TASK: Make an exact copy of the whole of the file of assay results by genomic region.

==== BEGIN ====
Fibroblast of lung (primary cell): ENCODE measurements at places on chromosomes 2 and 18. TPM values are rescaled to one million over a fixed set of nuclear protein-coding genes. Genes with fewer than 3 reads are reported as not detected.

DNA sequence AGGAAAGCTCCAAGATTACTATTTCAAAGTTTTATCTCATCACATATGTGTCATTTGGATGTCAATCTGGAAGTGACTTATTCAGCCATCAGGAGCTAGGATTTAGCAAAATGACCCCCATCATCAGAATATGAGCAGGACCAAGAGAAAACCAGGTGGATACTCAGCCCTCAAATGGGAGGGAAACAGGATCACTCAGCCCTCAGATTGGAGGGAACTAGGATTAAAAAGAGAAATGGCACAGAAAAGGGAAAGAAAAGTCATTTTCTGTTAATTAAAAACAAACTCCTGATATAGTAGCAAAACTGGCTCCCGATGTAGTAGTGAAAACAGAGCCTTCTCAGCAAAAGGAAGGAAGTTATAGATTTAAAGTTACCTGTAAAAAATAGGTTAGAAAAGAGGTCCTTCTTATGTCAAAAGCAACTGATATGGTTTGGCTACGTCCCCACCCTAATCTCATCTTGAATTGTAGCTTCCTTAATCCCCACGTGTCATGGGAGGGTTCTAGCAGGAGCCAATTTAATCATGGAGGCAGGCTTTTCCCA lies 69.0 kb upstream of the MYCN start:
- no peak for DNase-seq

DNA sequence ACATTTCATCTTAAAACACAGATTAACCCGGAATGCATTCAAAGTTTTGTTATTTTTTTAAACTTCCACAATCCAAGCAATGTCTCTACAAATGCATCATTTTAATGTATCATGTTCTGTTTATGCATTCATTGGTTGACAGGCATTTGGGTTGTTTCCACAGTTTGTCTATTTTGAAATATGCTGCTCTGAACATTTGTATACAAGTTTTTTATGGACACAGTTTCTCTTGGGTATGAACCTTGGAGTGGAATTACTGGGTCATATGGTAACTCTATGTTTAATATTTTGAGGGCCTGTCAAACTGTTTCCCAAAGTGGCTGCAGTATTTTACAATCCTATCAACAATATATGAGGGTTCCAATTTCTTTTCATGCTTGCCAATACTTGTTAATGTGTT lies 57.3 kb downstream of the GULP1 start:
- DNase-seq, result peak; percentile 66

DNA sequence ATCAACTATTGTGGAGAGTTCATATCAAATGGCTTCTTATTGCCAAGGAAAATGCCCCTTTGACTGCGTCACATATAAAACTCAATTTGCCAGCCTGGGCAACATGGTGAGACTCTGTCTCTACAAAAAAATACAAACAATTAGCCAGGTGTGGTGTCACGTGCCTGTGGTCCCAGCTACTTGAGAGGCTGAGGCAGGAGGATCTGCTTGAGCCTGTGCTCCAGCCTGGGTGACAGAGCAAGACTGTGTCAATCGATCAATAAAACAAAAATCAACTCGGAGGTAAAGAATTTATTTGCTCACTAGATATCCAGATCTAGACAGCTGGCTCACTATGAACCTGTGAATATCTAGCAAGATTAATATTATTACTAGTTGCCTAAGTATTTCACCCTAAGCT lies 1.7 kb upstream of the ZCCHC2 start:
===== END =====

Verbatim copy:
Fibroblast of lung (primary cell): ENCODE measurements at places on chromosomes 2 and 18. TPM values are rescaled to one million over a fixed set of nuclear protein-coding genes. Genes with fewer than 3 reads are reported as not detected.

DNA sequence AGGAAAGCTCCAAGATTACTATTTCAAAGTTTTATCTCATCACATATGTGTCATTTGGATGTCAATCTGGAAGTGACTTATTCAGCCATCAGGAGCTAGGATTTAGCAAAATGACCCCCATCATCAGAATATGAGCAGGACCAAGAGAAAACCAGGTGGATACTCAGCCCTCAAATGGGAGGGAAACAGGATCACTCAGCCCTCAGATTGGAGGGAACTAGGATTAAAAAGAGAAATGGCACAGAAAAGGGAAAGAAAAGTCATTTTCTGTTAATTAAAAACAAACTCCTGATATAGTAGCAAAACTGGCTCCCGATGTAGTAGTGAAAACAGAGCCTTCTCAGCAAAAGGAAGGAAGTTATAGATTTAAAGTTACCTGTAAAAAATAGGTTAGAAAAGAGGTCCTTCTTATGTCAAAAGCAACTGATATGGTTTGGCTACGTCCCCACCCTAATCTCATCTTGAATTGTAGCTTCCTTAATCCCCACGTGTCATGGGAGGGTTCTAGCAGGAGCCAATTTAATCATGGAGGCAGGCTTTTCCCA lies 69.0 kb upstream of the MYCN start:
- no peak for DNase-seq

DNA sequence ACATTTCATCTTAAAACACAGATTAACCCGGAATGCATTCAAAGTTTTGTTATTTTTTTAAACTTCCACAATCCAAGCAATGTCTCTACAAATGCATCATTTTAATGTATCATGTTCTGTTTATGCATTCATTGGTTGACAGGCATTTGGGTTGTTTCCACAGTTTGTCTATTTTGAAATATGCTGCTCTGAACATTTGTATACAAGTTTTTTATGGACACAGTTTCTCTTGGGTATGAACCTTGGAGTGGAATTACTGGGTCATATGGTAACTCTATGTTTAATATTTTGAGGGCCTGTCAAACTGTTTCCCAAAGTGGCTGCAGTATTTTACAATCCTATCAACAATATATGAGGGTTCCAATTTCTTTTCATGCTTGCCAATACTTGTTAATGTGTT lies 57.3 kb downstream of the GULP1 start:
- DNase-seq, result peak; percentile 66

DNA sequence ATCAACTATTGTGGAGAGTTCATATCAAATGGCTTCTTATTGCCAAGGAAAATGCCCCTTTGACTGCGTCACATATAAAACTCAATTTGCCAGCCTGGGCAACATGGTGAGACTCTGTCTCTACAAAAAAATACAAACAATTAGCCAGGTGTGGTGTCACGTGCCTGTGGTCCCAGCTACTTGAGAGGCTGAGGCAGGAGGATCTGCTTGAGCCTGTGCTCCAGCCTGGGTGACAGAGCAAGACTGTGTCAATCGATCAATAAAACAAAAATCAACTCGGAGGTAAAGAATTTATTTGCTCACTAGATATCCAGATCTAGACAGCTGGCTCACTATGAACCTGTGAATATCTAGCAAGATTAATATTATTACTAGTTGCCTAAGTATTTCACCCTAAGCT lies 1.7 kb upstream of the ZCCHC2 start: